Moisture in the air is measured by relative humidity (RH), which shows how much water vapor is in the air compared to how hot or cool the weather is. According to the U.S. Environmental Protection Agency (EPA), your RH level should be between 30 and 50 percent. Anything above the range leads to excess moisture and bacterial growth. What’s more, low humidity may also lead to symptoms like dry skin, dry throat, and cracks in your furniture.
Depending on your case, you may need a humidifier or dehumidifier to manage your indoor humidity needs. This guide differentiates between humidifiers and dehumidifiers based on their functions and best use case scenarios.
What is a humidifier?
What’s the difference between humidifier and dehumidifier? What does each do? Can you use one in place for the other? These are some of the questions many homeowners have regarding maintaining the ideal humidity level in their homes. For starters, humidifiers add extra moisture to drier air, and they’re especially useful during winter.
There are two different types of humidifiers: warm mist and cool mist. A cool-mist humidifier has similar functions to a warm-mist humidifier or steam vaporizer. Choosing between these two humidifier options mainly boils down to a homeowner’s personal preference. But there may be a slight difference in the humidifying mechanism used by the common types of humidifiers on the market. Cool-mist humidifier options like the ultrasonic humidifier produce tiny water droplets into the air by immersing a disc in water, spinning at high speeds.
Other cool-mist models like the evaporative humidifier blow cool air through a wet object (either a belt or filter), adding some amount of moisture to your indoor air in times of low humidity levels. On the other hand, warm-mist humidifiers use a power source to process hot water into steam, and they let out the cooled-down steam, which helps with easy breathing.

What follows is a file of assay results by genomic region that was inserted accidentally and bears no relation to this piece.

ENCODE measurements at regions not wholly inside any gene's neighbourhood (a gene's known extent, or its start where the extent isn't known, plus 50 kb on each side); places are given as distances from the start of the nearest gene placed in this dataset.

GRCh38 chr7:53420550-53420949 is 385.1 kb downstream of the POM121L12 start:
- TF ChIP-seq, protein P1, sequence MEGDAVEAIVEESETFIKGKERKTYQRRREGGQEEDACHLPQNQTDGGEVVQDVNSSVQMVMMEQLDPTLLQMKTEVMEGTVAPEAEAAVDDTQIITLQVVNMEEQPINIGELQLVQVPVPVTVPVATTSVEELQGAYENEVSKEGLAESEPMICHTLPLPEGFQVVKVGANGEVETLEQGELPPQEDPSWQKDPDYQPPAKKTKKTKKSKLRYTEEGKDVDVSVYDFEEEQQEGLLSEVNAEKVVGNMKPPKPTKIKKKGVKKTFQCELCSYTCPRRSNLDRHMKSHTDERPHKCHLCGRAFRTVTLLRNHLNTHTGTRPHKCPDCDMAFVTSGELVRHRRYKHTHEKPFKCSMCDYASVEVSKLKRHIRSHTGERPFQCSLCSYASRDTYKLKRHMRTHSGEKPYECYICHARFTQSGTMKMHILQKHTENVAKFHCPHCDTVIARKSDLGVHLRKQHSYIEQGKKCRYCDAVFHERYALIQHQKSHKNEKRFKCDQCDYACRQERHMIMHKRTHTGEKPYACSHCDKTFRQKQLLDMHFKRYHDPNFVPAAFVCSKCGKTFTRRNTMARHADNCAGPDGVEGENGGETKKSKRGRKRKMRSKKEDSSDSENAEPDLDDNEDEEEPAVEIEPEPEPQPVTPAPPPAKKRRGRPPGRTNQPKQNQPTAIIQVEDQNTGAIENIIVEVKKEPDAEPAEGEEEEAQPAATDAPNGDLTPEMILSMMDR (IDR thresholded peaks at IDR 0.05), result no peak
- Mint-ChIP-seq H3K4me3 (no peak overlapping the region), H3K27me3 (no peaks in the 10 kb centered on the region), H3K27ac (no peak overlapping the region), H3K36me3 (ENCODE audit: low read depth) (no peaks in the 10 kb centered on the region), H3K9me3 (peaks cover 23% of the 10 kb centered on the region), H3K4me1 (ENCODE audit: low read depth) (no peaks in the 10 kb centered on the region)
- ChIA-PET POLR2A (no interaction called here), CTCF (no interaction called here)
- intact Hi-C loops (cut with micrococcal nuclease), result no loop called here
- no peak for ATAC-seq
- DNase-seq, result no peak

People with allergies or asthma can use inhalants or essential oils with their steam vaporizers to avoid discomfort in breathing.
Humidifiers, irrespective of their types, afford homeowners several benefits and can save you from airway infections and other health problems like sore throat, nosebleeds, bronchitis, sinus inflammation, and more.
What is a dehumidifier?
Dehumidifiers are the opposite of humidifiers. They rid your home of excess moisture, keeping your indoor air dry. Dehumidifiers can best suit places with high humidity and temperature levels, especially in the summer months, and there are four main types of dehumidifiers on the market today. They include refrigerative, electronic, ionic, and desiccant humidifier options.
Regardless of the type, dehumidifiers collect warm air through a fan. The fan sucks the air into metal coils producing cool air to reduce the room’s temperature. As the warm air shrinks, water droplets fall out, allowing condensation to take place. A tank outside the dehumidifier stores the cold air, blowing it back into your indoor environment with the aid of a fan-powered tube. Dehumidifiers can help remove dust mites and spores, which increases susceptibility to respiratory-related diseases. Dehumidifiers can also curtail the growth of mold and mildew in your home.
What are the differences between the two?
Here are some distinct elements you can use to differentiate between humidifiers and dehumidifiers.
- Season: Humidifiers are best suited for the winter season, while home dehumidifiers work best for the warmer summer months.
- Function: A humidifier adds moisture to your bedroom or indoor space, usually when it’s below 30 percent. A dehumidifier draws moisture from a humid area, usually beyond 50 percent.
- Effects: Humidifiers keep skin from drying out. Dehumidifiers prevent the growth of mildew and mold. Humidifiers and dehumidifiers have distinctive uses depending on how high or low your indoor air RH is.
Many homeowners use RH levels as the ultimate deciding factor in choosing between humidifiers and dehumidifiers. But having both can be the best way to ensure indoor air quality.